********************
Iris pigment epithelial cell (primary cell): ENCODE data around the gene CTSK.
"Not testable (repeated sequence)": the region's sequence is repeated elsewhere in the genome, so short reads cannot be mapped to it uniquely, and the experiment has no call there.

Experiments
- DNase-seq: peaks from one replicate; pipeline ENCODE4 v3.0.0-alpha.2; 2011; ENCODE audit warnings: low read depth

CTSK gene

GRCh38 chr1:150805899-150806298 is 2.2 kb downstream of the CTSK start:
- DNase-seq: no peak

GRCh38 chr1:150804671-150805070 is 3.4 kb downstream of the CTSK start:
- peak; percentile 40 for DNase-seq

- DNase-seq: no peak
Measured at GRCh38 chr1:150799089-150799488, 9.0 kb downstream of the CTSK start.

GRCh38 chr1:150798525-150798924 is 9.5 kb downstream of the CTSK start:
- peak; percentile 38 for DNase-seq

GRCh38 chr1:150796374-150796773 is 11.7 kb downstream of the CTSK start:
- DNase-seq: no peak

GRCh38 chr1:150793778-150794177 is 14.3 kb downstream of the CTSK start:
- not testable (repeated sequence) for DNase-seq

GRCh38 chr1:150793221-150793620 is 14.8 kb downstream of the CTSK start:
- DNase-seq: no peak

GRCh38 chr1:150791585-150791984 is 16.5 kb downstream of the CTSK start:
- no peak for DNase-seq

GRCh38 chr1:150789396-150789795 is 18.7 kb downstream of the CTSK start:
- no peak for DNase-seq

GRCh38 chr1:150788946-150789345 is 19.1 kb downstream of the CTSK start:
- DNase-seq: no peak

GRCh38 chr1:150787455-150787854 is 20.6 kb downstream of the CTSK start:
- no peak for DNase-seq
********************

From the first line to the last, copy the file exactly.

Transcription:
Iris pigment epithelial cell (primary cell): ENCODE data around the gene CTSK.
"Not testable (repeated sequence)": the region's sequence is repeated elsewhere in the genome, so short reads cannot be mapped to it uniquely, and the experiment has no call there.

Experiments
- DNase-seq: peaks from one replicate; pipeline ENCODE4 v3.0.0-alpha.2; 2011; ENCODE audit warnings: low read depth

CTSK gene

GRCh38 chr1:150805899-150806298 is 2.2 kb downstream of the CTSK start:
- DNase-seq: no peak

GRCh38 chr1:150804671-150805070 is 3.4 kb downstream of the CTSK start:
- peak; percentile 40 for DNase-seq

- DNase-seq: no peak
Measured at GRCh38 chr1:150799089-150799488, 9.0 kb downstream of the CTSK start.

GRCh38 chr1:150798525-150798924 is 9.5 kb downstream of the CTSK start:
- peak; percentile 38 for DNase-seq

GRCh38 chr1:150796374-150796773 is 11.7 kb downstream of the CTSK start:
- DNase-seq: no peak

GRCh38 chr1:150793778-150794177 is 14.3 kb downstream of the CTSK start:
- not testable (repeated sequence) for DNase-seq

GRCh38 chr1:150793221-150793620 is 14.8 kb downstream of the CTSK start:
- DNase-seq: no peak

GRCh38 chr1:150791585-150791984 is 16.5 kb downstream of the CTSK start:
- no peak for DNase-seq

GRCh38 chr1:150789396-150789795 is 18.7 kb downstream of the CTSK start:
- no peak for DNase-seq

GRCh38 chr1:150788946-150789345 is 19.1 kb downstream of the CTSK start:
- DNase-seq: no peak

GRCh38 chr1:150787455-150787854 is 20.6 kb downstream of the CTSK start:
- no peak for DNase-seq